Capricorn Metals (ASX:CMM) is targeting first gold from its Karlawinda project in the Pilbara by June 2019 after a feasibility study found it to be a robust, high-margin project.

The study was based on a single open pit mine at the Bibra deposit and associated 3 million tonnes per annum Carbon in Leach plant.

It is estimated to cost $133 million to build a processing plant and infrastructure, plus a contingency of $13.1 million. Payback is expected within three years of first production.

Ore reserve estimate stands at 21 million tonnes at 1.06 grams per tonne containing 713,000 ounces with an initial 6.5-year mine life based on current ore reserve.

Average life of mine production of around 100,000 ounces per annum with estimated all in sustaining costs of $1025 an ounce.

The project generates an undiscounted pre-tax operating surplus of $413 million from total revenue of $1091 million.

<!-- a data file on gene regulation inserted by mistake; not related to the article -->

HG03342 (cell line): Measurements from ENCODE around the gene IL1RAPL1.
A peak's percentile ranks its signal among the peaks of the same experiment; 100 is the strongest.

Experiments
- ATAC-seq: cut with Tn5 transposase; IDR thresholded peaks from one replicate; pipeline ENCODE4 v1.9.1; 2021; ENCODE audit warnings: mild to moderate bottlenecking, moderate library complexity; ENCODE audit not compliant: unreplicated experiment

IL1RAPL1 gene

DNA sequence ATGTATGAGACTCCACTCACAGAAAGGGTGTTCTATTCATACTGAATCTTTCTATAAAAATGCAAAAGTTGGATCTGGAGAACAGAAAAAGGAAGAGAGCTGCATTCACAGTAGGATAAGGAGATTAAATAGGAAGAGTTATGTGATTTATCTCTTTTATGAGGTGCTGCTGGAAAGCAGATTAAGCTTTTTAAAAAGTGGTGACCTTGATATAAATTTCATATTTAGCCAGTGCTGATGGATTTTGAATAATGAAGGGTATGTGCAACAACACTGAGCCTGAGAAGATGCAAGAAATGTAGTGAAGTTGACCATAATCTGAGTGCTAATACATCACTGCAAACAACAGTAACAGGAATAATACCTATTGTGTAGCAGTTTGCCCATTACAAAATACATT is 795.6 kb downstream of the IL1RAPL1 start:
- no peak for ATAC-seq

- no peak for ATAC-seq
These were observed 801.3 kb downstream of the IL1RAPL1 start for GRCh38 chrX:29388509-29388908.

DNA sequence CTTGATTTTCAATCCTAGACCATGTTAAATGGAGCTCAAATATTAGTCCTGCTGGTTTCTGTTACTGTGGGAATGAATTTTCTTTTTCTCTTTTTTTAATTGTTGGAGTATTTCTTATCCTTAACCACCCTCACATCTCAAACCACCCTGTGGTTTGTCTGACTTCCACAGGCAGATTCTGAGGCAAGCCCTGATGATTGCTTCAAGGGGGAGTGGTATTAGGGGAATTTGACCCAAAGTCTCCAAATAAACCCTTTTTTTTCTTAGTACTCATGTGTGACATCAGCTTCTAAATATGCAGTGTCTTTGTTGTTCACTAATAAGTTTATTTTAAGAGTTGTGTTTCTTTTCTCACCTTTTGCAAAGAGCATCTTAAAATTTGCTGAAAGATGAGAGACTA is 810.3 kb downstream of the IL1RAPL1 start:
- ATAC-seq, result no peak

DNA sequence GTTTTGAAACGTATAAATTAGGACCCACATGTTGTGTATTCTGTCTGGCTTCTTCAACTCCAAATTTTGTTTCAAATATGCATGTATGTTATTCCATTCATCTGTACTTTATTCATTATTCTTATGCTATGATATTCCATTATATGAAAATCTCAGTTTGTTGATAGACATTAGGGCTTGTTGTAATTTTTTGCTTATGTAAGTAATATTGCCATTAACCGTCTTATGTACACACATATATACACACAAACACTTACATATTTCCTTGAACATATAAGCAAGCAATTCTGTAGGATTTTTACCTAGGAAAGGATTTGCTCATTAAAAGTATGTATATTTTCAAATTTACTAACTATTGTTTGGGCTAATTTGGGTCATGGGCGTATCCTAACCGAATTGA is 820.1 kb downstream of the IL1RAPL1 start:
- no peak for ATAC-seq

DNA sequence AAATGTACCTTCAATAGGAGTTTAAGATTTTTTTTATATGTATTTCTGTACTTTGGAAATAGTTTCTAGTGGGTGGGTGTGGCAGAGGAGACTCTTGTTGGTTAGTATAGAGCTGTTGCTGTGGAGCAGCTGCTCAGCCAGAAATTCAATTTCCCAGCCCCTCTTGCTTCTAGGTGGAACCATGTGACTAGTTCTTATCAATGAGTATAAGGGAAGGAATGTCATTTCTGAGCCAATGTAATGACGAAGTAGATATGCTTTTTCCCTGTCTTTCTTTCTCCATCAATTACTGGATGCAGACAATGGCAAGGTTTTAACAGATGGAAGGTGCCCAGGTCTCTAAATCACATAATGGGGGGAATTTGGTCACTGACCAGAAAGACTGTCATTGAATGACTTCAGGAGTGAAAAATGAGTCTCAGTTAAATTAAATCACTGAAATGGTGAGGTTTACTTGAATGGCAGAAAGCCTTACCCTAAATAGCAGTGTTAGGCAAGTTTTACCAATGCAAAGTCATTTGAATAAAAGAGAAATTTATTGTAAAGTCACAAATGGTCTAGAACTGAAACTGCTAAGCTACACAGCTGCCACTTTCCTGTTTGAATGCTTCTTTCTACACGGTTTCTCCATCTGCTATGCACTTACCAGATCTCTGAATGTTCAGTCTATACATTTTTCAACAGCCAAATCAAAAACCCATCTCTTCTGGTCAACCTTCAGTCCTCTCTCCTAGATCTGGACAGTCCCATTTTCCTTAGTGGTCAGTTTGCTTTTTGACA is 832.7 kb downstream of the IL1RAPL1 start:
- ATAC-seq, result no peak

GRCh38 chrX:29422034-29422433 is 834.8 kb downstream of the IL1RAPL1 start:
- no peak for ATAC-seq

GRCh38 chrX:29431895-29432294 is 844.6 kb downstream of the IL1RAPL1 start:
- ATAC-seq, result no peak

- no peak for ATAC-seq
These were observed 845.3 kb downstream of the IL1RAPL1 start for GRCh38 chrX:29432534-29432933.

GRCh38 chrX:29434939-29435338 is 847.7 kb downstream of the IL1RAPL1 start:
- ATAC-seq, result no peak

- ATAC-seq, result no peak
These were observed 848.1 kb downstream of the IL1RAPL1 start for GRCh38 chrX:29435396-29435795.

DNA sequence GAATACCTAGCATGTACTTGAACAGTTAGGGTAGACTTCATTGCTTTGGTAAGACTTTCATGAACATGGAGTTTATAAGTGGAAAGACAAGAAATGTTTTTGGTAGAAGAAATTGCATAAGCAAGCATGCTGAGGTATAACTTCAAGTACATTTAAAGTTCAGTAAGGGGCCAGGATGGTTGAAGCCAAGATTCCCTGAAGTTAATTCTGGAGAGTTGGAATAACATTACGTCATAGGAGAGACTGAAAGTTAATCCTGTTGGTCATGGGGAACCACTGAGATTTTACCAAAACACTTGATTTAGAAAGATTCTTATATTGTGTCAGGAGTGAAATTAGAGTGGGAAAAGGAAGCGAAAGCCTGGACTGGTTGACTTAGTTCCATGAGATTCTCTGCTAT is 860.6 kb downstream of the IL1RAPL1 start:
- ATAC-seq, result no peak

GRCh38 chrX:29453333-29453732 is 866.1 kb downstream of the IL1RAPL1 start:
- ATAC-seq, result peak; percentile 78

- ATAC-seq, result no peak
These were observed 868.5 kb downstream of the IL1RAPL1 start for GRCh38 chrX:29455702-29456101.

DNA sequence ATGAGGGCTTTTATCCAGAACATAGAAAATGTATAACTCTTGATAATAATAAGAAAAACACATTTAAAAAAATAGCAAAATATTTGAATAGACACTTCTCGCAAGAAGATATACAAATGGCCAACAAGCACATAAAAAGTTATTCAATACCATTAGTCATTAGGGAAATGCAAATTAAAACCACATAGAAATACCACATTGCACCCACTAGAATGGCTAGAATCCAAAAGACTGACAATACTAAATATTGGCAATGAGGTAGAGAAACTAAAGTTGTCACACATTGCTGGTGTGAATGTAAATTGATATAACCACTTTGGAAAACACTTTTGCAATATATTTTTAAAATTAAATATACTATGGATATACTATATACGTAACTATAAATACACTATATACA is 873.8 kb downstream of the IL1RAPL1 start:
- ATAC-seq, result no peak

“This study provides us with the confidence that Karlawinda will become a significant new Western Australian gold mine with a strong production profile, low forecast operating costs and the ability to generate strong financial returns over its initial 6.5-year life and beyond,” Capricorn’s executive chairman Heath Hellewell said.

Karlawinda is expected to begin construction early in second quarter 2018 with first production in the second quarter 2019.

The company is now restarting exploration activities at the project with a view to increase resource size.

Shares in Capricorn (ASX:CMM) closed yesterday up 1.3 per cent at 7.8c. Company has a market capitalisation of $44 million.